Results tagged fish sauce from David Lebovitz

Thai Stir-Fried Chicken with Chile Jam

Thai Stir-Fried Chicken with Chile Jam recipe

I was recently interviewed about cookbooks that I like and when I thought about the ones I’ve been most intrigued with, a few stood out. They were single-subject books that explore a single topic, which I find useful when looking for a straightforward recipe to try out. But the more complex, thorough books help me understand cuisines that I’m not all familiar with. For example, I have a massive, magnificent 688-page book on Thai cuisine that is the ne plus ultra of Thai cookbooks. But every time I’ve cracked it open, I feel like if I don’t get all twenty-seven ingredients called for in the recipe, it’s not going to work. Or that I’m doing something wrong and I’ll be cursed by a thousand Thai grandmothers (or the internet) for the rest of my life.

Don’t get me wrong. It’s a great book and I love sitting in am armchair, reading about food traditions and so forth. But in reality, and in the kitchen, it’s a different story. And often we have to make compromises or make do with what we can, if we want to make a dish.

Thai Chiles

It can quickly become tiresome having the authenticity police breathing down your neck, with people picking out anything that you’re doing wrong when making dinner. (As I wrote in my recent book, cultures and traditions change over time. Italians didn’t always have tomatoes, chiles weren’t always part of Thai cooking, and hamburger meat didn’t originally come from America.)

So it’s a true pleasure to have a reassuring voice like Leela Punyaratabandhu, in her terrific book, Simple Thai Food, telling you that – you know what? – you don’t need to make yourself crazy to cook Thai food. We can all breath a sigh of relief. And, if necessary, you can make a few adjustments and still retain the original flavors of the dish.

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Vietnamese Rice Noodle Salad Bowl

Vietnamese Rice Noodle Salad-9

One thing I love about traveling is that I get to read. As much as we all love to be connected, it’s nice to be somewhere – like 5000 feet up in the air, where your biggest concern is who gets the armrest – where that isn’t usually a possibility. (Although I also spend a considerable amount of time up there wondering if whoever designed those airplane seats ever had to spend twelve hours in one.) After plowing through a formidable stack of New Yorkers (my goodness, those writers are prolific!) that I’ve amassed over the last few months, during some recent travels, I attacked a few of the books that I had stacked up on my nightstand.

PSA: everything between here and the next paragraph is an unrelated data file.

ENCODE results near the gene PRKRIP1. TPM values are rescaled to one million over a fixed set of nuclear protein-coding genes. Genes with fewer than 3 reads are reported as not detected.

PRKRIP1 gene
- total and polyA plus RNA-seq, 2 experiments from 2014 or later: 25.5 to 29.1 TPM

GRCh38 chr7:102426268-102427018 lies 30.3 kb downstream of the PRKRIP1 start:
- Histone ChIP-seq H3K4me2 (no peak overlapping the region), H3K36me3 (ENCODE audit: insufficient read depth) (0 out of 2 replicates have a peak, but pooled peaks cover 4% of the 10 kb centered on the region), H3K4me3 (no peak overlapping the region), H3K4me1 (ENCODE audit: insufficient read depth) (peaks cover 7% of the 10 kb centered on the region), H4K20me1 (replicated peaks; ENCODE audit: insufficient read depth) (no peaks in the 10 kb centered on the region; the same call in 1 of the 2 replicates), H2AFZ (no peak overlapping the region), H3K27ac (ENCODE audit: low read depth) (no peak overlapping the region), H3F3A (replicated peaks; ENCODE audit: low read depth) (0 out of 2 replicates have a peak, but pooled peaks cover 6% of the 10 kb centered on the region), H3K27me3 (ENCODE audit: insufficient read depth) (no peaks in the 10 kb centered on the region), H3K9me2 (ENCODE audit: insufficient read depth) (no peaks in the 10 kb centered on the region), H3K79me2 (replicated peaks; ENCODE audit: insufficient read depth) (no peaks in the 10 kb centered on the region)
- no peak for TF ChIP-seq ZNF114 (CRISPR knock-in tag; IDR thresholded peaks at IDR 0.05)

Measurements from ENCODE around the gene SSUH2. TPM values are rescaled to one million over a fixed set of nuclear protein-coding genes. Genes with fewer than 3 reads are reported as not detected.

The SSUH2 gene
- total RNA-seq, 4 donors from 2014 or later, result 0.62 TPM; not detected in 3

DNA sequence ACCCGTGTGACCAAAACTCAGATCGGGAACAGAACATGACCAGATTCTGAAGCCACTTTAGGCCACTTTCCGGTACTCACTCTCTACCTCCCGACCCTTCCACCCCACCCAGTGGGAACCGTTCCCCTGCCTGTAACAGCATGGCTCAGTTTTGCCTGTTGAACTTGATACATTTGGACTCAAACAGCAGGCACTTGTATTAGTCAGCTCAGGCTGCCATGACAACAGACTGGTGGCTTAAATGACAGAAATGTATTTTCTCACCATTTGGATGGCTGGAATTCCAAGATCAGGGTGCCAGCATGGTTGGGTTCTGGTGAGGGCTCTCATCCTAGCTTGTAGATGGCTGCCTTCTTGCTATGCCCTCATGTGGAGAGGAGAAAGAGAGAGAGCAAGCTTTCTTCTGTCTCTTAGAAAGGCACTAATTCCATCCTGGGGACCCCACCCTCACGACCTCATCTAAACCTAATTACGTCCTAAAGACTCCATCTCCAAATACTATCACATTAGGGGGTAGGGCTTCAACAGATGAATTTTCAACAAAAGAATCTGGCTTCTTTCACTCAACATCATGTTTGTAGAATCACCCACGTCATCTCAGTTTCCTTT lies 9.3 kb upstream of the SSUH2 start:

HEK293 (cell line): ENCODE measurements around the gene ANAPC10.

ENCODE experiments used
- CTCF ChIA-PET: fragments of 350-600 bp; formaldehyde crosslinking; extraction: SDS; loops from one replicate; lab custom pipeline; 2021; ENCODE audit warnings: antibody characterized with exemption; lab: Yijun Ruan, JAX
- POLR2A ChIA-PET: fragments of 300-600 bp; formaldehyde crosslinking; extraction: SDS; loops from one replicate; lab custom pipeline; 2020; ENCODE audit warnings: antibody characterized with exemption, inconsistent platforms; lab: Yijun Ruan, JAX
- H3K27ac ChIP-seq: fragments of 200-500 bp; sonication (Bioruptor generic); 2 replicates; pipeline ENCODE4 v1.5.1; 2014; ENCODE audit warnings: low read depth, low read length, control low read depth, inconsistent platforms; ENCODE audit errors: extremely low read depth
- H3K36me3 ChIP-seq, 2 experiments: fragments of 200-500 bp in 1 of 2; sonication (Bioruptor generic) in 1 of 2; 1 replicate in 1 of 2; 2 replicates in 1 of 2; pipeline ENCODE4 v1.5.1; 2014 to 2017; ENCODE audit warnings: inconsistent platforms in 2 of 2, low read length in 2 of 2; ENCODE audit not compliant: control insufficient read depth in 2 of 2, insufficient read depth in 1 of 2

Vietnamese Rice Noodle Salad

I had gotten a preview copy of Delancy: A man, a woman, a restaurant, a marriage, and had read the nearly finished book in galley form, to provide a quote. But it was a different – and more pleasurable experience – to curl up (as best I could, in a plane seat) with the actual book, and relive the story of how Molly Wizenberg, and her husband Brandon, opened a pizza restaurant in Seattle, and lived to tell the story. Which was not without lots of angst, and a bit of anger.

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Simplest Beef Curry

beef curry recipe

I’d read a rather head-scratching review of a book that I was very fond of from the day it landed in my apartment. Burma: Rivers of Flavor is a cookbook that has been haunting me ever since I opened it up and leafed through the pages. It was written by Naomi Duguid, a seasoned cookbook author who traveled throughout the country before the change in political climate. She travelled by foot, bike, train, boat, and whatever, culling recipes from home cooks, market vendors, and restaurateurs.

Before I got the book, I didn’t know much – actually, I did’t know I knew anything – about Burmese food, aside from my meals at a so-so restaurant when I lived in San Francisco. But her book reveals much of what had been hidden from Westerners for so long. And before I even took a knife to a shallot, I combed the pages thoroughly, getting completely wrapped up in her journey and cultural observations as she coaxed out the recipes, presenting the nuances of a somewhat particular style of cooking.

shallots Thai Mortar and pestle

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